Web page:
19. Ben Cerullo, 29
His face resembles his evangelist grandfather, Morris Cerullo, but the similarities stop there. This younger Cerullo who admits he wandered away from his faith as a teenager and messed with drugs and alcohol-is now an evangelist of a different sort. He has launched an impressive, high-tech outreach to youth by using extreme sports as a backdrop. The Charlotte, North Carolina-based ministry he launched in 2000, Steelroots, produces a half-hour program aired on the Inspirational Network (which is owned by his father, David Cerullo). The Steelroots show mixes faith with profiles of popular skateboarders, surfers and snowboarders-and Cerullo has released a magazine designed to hook more viewers.
20. Juan and Tracy Galloway, 35, 32
He started a Christian punk band called Sanctified Noise while a teenager. She was the youngest person to attend Christ for the Nations Institute in Dallas. When they married, both knew they were called to reach the fringes of society. In August 2003 they established the East Coast School of Urban Ministry in Elizabeth, New Jersey and they teach trainees everything from counseling skills to outreach techniques (including how to use junk percussion instruments for evangelism). Now affiliated with the Foursquare denomination, the Galloways also have started City Tribe Church, an urban congregation that features hip-hop, reggae, house, Latin and rock music during worship. Juan is blunt in describing his focus: “We as the church in America need to get away from the gospel of the American dream and get back to healing our communities.”
21. Robert Stearns, 36
He is part worship leader and part revivalist, but more than anything he is a prayer warrior and his main concern is Israel. Stearns' passion for the Jewish homeland is so strong, in fact, that the New York-based minister last year single-handedly launched one of the most ambitious prayer projects ever organized for Israel. With backing from more than 500 Christian leaders and numerous Israeli political leaders, Stearns' Eagles Wings ministry sponsored the international Day of Prayer for the Peace of Jerusalem last October 3-and mobilized an estimated 50 million believers to pray. The event will be held annually every first Sunday of October “until the Messiah returns,” Stearns says.
22 & 23 Dayna Curry and Heather Mercer, 33, 28
At a time when few American women were heading to the mission field, these two missionaries made international headlines in 2001 when they were abducted by Taliban soldiers during the war in Afghanistan. Their courage became the subject of a 2002 book, Prisoners of Hope, which recounted the hair-raising account of their incarceration in a Taliban prison and their rescue by American forces. Both women now challenge Americans- particularly those in their age group-to embrace the Great Commission. Currently they are using money raised from their book royalties and speaking fees to train missionaries. (We won't be surprised to see them return to the Middle East when the political situation there changes.)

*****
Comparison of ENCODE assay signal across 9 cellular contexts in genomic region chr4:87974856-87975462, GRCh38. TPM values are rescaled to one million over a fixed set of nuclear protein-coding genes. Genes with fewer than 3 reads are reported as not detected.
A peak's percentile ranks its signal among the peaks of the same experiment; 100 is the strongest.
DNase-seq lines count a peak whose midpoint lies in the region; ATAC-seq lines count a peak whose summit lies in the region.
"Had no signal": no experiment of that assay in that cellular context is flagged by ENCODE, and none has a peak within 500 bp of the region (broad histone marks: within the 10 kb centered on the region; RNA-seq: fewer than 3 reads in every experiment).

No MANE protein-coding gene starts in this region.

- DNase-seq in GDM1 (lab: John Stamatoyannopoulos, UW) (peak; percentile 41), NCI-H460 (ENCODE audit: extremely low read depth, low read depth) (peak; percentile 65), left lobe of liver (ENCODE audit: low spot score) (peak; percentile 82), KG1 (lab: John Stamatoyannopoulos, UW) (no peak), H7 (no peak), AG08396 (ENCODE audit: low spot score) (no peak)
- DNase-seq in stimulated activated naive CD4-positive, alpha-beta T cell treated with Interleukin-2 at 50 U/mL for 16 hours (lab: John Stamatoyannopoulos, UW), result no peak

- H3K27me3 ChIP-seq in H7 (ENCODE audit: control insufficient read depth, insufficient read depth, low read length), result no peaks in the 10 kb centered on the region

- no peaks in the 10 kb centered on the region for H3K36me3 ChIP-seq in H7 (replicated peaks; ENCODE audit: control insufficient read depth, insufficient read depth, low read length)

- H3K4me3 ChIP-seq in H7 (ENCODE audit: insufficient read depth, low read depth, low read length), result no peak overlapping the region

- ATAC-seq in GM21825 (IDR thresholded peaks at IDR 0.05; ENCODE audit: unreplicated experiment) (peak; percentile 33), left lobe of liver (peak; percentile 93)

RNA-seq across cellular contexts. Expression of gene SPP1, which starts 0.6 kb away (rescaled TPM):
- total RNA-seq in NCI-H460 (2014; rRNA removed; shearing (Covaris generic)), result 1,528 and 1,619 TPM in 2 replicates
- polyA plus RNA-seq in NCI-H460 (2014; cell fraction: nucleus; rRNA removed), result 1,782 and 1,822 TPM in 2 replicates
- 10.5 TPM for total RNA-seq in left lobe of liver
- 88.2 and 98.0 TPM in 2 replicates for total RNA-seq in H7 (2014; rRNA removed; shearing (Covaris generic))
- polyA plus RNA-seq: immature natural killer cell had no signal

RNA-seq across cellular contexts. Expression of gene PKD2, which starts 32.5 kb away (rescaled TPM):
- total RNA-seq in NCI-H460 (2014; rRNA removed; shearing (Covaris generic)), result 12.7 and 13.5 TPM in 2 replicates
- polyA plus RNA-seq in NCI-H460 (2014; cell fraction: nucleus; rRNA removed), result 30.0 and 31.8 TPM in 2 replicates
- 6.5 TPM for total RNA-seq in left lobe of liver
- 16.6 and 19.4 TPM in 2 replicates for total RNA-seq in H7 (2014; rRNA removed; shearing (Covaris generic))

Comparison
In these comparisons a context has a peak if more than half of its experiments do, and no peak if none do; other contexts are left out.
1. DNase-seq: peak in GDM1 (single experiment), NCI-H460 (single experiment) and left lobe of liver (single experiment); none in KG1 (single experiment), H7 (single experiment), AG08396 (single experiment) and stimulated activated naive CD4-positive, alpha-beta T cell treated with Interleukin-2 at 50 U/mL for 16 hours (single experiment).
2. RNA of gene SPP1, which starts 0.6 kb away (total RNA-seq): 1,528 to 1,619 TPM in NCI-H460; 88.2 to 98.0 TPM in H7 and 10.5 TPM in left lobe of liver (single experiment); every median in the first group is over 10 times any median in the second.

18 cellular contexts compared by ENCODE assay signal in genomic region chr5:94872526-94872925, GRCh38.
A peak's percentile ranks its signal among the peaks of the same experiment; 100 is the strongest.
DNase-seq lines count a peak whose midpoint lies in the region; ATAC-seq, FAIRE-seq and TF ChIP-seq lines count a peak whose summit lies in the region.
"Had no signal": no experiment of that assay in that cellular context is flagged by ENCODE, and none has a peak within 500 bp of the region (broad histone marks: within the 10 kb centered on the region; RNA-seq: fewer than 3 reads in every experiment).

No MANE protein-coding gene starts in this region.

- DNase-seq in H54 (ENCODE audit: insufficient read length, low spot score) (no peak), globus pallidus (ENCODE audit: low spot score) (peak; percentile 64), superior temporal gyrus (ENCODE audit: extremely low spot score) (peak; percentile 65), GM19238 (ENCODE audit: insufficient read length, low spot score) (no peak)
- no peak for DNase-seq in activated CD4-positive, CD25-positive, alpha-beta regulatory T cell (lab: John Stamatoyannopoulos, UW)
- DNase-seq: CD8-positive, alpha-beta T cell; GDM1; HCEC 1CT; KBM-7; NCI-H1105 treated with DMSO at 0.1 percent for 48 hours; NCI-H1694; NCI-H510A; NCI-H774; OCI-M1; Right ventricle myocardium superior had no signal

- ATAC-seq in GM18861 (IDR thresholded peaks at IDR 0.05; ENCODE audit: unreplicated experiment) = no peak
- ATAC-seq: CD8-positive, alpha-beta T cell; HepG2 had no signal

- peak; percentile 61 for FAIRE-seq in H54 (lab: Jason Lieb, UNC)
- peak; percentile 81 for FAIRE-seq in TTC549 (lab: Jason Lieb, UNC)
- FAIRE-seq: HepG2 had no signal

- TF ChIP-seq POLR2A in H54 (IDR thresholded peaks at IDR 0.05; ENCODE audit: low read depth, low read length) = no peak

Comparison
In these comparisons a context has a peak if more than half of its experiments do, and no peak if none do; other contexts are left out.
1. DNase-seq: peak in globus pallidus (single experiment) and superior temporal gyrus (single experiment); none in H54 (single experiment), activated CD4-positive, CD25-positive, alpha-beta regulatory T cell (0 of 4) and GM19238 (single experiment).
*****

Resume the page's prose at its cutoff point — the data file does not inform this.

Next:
24 . Russell and Ana Maria Schlecht , 35, 24
Four years ago this couple made the decision of their lives when they picked up and moved from Seattle to start a church on the Harvard University campus in Boston. “The last place I wanted to be was next to Harvard,” Russell admits. But he moved across the country anyway-obeying what he says was a call from God. Today, their Grace Street Church is one of the only congregations located in walking distance to Harvard dorms and classrooms. It offers Spirit-filled ministry to a growing congregation of 150 attendees-a large church by Boston standards, and unusual because young people form its core. The Harvard Crimson's 2003 profile of the church quoted one student saying of pastor Russell: “He's not old and boring.” Few churches in America get such good advertising.
25 . Brian Mosley, 26
Though this graduate of Baylor University is one of the youngest leaders on our list, Mosley made a big splash when he founded Rightnow.org, a ministry that is harnessing the energies of 20- and 30-something Christians. The Web site gives young adults a fast track to the mission field by listing immediate job openings with dozens of missionary and relief organizations, and it is sponsoring several conferences this fall and next year. Says Mosley: “We want to help connect this generation to hands-on opportunities to live out their faith.” Promise Keepers founder Bill McCartney and his Gen-Xer son, Marc, 31, helped launch Mosley's first Fusion conference last fall in Dallas.